12 Etiqutte Tips for Doing Business in Canada

Canada Business Etiquette
Canada is multicultural, so it's no surprise that the business culture blends Britain, American, and French influences. Canadians value justice, equality, and respect. Business communication and dress code are formal and conservative.

1. Canada Is Not America

American vs Canadian business etiquette
American vs. Canadian business etiquette

Canada and America share a border, a language, and some cultural similarities, but that’s where the similarities end.

Canadians have a different outlook on life than US citizens, and their culture reflects this. They don’t like confrontation or competition; they value peace and harmony. You’ll find a stronger sense of community and cooperation here than in American business culture.

2. Be Punctual

A good first impression is critical, and being on time is a big part of it. Punctuality means arriving on time but not too early. Arriving too early can be interpreted as a lack of respect for the person’s time. If you’re late for an appointment, call and apologize.

3. Dress In Conservative Attire

Canadian business clothes are conservative. For men, this means a suit and tie. Women should wear suits or conservative dresses. Startups, rural communities, and technology companies are the exceptions, and business casual is acceptable.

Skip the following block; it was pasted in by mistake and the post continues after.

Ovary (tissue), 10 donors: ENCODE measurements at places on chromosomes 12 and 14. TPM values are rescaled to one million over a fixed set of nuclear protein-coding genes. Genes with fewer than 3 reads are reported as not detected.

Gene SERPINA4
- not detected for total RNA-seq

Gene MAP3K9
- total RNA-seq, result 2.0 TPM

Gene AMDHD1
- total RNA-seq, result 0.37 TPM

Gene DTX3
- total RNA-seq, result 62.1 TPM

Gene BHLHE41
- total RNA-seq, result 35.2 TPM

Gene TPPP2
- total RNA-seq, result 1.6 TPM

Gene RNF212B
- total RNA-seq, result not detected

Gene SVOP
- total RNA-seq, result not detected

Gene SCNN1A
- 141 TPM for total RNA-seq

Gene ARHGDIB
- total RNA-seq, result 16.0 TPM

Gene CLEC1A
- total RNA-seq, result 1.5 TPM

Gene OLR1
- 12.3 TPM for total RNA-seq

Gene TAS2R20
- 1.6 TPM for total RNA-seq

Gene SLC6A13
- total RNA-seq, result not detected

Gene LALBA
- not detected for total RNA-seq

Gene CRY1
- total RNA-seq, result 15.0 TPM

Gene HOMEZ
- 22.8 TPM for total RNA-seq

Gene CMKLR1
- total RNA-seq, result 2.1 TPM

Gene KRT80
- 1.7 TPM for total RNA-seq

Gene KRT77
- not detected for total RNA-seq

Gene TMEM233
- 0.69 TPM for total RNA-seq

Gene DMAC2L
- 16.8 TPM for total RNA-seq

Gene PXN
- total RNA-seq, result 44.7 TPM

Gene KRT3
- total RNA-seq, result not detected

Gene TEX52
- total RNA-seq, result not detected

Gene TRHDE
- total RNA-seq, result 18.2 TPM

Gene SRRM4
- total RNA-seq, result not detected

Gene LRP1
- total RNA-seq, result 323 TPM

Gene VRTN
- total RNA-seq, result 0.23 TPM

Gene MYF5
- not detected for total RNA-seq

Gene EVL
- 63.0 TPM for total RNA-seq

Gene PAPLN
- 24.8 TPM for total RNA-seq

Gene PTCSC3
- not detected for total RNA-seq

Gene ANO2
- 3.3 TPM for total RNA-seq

The prevailing weather determines what people should wear. In the winter, heavy coats and scarves are standard. In the summer, lightweight clothing is more common. Social gathering dress code is casual.

4. Business Meetings Etiquette

Business meetings start on time with handshakes and introductions. A brief small talk follows before the meeting begins. Set agendas and timelines are adhered to.

Present your case professionally and use facts and figures to support your arguments. Active listening and direct eye contact show interest. Everyone in the meeting should contribute to the discussion.

If your meeting is in Quebec, remember that French is the preferred business language. If you don’t speak French, bring a translator.

5. Business cards

Business cards exchange happens after introductions. There are no rules on how to give or receive one. Canada is bilingual, so it’s good practice to present a card printed in English and French.

6. Relaxed Hierarchy

The management style is easygoing and friendly. Managers consult with employees, and everyone has a say in decision-making.

A relaxed hierarchy can be challenging, but you can use it to your advantage by:

  • Being respectful and polite to everyone
  • Listening to everyone’s opinion and taking it into account
  • Making sure everyone participates in meetings

7. Rapid Negotiations

The “time is money” philosophy is very much alive in Canada. Canadians are often quick to make decisions, and negotiations can be fast-paced. If your meeting is for a small deal, it’s possible to seal it in the first meeting.

Larger business deals can take longer because the parties will have to go through several stages of negotiation. During negotiations, ensure that:

  • You use facts, figures, and statistics to support your arguments
  • You are assertive and confident
  • You’re honest about your intentions